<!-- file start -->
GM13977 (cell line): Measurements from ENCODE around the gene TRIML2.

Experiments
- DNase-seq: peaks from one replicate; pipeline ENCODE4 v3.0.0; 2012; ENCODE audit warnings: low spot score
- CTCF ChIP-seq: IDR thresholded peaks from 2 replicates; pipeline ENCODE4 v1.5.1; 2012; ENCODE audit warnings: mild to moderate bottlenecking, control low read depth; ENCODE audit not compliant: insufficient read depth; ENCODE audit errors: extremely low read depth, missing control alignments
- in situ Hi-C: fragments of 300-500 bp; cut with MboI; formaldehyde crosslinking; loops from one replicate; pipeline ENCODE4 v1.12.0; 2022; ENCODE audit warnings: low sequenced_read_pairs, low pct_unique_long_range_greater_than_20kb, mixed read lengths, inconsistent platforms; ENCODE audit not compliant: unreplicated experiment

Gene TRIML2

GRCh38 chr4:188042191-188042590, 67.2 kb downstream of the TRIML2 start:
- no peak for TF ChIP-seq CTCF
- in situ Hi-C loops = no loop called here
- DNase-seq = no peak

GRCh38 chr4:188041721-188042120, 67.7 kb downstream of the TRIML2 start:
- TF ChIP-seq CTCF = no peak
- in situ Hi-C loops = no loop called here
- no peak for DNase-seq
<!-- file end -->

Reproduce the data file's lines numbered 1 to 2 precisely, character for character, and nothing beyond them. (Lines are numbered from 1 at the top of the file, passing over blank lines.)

GM13977 (cell line): Measurements from ENCODE around the gene TRIML2.

Experiments